Counting on the kindness of strangers City, townsfolk taking steps to fix up unsafe home by David Lias Only two options seemed apparent to members of the Vermillion City Council at its March 18 meeting.
It could follow the letter of its code enforcement law. It could force Jeff Nelson out of his home at 116 W. Broadway because city inspectors have deemed it to be unsafe.
Or it could find a more humanitarian solution to the problem. Especially after Nelson, who labors just to take a breath because of severe emphysema, told the council, "All I want to do is die in my home."
The city has opted for a loftier goal � to allow him to live in his home. The city council agreed to form a committee to explore ways of helping make Nelson's home safe.
"I couldn't vote for condemnation until I looked into this further," said Jere Chapman, whose term on the city council will end next month. Chapman and four other Vermillion men � Joe Grause, Dick Sunde, Louie Fostvedt and Neil Melby � agreed to serve on a committee to explore whether the house can be made habitable.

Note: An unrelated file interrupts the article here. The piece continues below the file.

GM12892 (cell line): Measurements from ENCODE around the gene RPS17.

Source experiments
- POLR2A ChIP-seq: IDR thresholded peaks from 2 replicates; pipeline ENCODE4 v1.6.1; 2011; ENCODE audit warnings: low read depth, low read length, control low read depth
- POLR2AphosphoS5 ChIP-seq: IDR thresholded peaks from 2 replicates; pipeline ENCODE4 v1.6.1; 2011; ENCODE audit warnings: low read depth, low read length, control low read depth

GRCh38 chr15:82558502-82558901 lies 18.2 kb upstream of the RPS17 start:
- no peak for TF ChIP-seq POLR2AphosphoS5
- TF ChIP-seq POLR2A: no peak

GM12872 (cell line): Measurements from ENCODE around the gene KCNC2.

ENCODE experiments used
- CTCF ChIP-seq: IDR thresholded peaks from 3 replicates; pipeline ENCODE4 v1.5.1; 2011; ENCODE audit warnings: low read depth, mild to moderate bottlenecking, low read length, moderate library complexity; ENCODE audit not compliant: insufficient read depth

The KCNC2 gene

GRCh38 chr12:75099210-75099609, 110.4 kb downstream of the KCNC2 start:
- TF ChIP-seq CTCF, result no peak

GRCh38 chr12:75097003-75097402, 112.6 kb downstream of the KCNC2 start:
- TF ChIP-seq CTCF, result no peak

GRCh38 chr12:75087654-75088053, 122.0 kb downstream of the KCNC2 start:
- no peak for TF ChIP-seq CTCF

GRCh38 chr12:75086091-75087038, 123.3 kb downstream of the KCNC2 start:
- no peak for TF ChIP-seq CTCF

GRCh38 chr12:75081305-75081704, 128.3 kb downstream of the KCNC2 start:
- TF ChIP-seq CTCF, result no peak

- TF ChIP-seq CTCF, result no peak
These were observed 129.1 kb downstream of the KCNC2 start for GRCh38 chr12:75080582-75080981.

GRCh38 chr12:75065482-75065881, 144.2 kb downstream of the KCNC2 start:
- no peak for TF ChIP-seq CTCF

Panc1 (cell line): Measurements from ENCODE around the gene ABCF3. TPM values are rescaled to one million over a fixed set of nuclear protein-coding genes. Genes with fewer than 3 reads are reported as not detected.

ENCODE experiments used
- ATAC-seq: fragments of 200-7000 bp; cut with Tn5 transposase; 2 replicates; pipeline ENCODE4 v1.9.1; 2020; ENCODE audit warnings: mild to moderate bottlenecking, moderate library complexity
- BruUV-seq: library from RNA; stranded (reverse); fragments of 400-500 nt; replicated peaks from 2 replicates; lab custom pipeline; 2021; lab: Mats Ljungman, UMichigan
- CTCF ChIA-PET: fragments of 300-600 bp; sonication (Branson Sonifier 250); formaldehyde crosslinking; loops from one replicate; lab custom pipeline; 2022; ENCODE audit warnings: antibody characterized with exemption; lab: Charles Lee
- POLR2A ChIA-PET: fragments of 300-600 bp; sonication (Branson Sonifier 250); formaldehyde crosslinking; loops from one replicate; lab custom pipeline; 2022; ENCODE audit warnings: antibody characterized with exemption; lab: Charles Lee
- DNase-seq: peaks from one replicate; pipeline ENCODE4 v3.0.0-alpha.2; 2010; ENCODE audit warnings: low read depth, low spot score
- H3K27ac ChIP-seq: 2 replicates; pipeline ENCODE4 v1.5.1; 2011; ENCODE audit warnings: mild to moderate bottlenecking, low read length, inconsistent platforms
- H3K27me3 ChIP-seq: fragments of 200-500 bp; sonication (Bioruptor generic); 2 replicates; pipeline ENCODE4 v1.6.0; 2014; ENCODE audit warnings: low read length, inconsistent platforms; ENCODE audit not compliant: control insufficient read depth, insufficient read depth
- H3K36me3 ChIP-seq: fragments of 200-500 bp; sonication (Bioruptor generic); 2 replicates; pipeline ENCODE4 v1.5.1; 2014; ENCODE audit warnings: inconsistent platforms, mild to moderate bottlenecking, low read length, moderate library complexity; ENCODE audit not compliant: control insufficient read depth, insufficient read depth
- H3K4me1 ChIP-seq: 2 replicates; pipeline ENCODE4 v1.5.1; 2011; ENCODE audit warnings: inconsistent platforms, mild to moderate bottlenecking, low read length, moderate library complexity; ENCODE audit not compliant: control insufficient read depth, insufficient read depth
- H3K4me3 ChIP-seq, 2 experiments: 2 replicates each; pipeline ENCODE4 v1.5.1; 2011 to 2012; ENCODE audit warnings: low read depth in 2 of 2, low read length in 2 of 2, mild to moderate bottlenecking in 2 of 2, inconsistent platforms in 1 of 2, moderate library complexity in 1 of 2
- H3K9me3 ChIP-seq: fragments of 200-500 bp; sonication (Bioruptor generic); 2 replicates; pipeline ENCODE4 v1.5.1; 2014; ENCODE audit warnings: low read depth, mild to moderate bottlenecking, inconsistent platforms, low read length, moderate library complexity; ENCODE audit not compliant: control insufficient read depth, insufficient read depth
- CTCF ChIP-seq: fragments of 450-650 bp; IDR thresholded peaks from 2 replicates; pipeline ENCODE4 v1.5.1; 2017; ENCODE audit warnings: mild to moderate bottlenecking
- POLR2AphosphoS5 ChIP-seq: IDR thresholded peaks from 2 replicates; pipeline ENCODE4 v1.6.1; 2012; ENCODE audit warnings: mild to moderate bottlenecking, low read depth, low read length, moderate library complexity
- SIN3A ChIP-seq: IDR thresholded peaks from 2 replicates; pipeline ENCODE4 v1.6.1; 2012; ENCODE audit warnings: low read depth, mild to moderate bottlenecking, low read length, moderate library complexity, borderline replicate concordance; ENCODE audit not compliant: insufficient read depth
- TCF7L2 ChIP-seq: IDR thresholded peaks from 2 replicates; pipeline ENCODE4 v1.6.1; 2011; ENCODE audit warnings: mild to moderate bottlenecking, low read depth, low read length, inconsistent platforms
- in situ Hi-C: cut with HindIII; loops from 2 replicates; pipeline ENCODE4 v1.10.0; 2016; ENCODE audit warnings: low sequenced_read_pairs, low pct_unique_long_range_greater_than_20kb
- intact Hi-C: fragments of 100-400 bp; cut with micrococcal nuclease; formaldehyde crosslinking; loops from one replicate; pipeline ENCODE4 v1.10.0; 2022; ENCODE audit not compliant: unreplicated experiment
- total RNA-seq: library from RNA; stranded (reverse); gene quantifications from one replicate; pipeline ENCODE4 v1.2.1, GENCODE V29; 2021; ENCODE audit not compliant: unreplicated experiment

Those committee members have had a good look at the house. They admit it's in bad shape, but they think it can be salvaged with manpower, materials, and some funding.
Efforts are already underway to collect donated building materials, such as lumber, shingles, paint and furniture.
The committee has also established the Vermillion Area Citizens House Repair Fund at First Dakota National Bank for people who wish to make cash donations.
Committee members have discovered the structure is of significant value to the community.
"It is our understanding that the house is the last remaining house on the Vermillion bottoms that survived the great flood of the late 1880s," Sunde said.